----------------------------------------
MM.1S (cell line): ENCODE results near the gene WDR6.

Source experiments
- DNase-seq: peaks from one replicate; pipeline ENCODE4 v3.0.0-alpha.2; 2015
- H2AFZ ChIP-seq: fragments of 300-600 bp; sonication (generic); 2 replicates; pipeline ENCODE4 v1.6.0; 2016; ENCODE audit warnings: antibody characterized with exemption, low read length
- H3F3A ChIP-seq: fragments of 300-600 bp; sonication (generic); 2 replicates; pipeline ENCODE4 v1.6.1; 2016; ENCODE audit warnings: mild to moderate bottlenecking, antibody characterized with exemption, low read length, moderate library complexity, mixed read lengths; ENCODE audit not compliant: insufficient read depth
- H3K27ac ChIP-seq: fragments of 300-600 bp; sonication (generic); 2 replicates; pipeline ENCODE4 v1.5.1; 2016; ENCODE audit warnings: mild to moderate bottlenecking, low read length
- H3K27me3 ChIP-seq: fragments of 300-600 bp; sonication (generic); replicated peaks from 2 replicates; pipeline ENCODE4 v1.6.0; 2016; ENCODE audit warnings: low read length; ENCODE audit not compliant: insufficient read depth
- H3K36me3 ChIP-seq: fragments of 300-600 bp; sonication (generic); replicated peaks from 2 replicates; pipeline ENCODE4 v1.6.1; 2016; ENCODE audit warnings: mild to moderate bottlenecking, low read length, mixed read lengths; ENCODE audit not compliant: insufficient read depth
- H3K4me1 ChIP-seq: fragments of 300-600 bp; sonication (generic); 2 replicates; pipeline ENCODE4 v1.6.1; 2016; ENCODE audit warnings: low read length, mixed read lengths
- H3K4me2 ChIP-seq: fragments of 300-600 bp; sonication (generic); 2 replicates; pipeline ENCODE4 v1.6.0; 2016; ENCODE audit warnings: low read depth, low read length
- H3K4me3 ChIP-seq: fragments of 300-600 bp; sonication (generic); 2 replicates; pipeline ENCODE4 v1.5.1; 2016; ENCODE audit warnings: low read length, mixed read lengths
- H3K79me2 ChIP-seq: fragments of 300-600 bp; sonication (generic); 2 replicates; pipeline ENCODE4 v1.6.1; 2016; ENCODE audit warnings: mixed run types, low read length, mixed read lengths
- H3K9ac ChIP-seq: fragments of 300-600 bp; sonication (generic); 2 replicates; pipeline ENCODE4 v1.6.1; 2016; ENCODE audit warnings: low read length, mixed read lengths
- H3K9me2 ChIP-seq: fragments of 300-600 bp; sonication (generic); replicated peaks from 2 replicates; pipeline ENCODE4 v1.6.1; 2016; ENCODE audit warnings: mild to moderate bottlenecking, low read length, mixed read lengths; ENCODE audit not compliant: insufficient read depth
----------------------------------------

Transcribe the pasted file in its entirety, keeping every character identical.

MM.1S (cell line): ENCODE results near the gene WDR6.

Source experiments
- DNase-seq: peaks from one replicate; pipeline ENCODE4 v3.0.0-alpha.2; 2015
- H2AFZ ChIP-seq: fragments of 300-600 bp; sonication (generic); 2 replicates; pipeline ENCODE4 v1.6.0; 2016; ENCODE audit warnings: antibody characterized with exemption, low read length
- H3F3A ChIP-seq: fragments of 300-600 bp; sonication (generic); 2 replicates; pipeline ENCODE4 v1.6.1; 2016; ENCODE audit warnings: mild to moderate bottlenecking, antibody characterized with exemption, low read length, moderate library complexity, mixed read lengths; ENCODE audit not compliant: insufficient read depth
- H3K27ac ChIP-seq: fragments of 300-600 bp; sonication (generic); 2 replicates; pipeline ENCODE4 v1.5.1; 2016; ENCODE audit warnings: mild to moderate bottlenecking, low read length
- H3K27me3 ChIP-seq: fragments of 300-600 bp; sonication (generic); replicated peaks from 2 replicates; pipeline ENCODE4 v1.6.0; 2016; ENCODE audit warnings: low read length; ENCODE audit not compliant: insufficient read depth
- H3K36me3 ChIP-seq: fragments of 300-600 bp; sonication (generic); replicated peaks from 2 replicates; pipeline ENCODE4 v1.6.1; 2016; ENCODE audit warnings: mild to moderate bottlenecking, low read length, mixed read lengths; ENCODE audit not compliant: insufficient read depth
- H3K4me1 ChIP-seq: fragments of 300-600 bp; sonication (generic); 2 replicates; pipeline ENCODE4 v1.6.1; 2016; ENCODE audit warnings: low read length, mixed read lengths
- H3K4me2 ChIP-seq: fragments of 300-600 bp; sonication (generic); 2 replicates; pipeline ENCODE4 v1.6.0; 2016; ENCODE audit warnings: low read depth, low read length
- H3K4me3 ChIP-seq: fragments of 300-600 bp; sonication (generic); 2 replicates; pipeline ENCODE4 v1.5.1; 2016; ENCODE audit warnings: low read length, mixed read lengths
- H3K79me2 ChIP-seq: fragments of 300-600 bp; sonication (generic); 2 replicates; pipeline ENCODE4 v1.6.1; 2016; ENCODE audit warnings: mixed run types, low read length, mixed read lengths
- H3K9ac ChIP-seq: fragments of 300-600 bp; sonication (generic); 2 replicates; pipeline ENCODE4 v1.6.1; 2016; ENCODE audit warnings: low read length, mixed read lengths
- H3K9me2 ChIP-seq: fragments of 300-600 bp; sonication (generic); replicated peaks from 2 replicates; pipeline ENCODE4 v1.6.1; 2016; ENCODE audit warnings: mild to moderate bottlenecking, low read length, mixed read lengths; ENCODE audit not compliant: insufficient read depth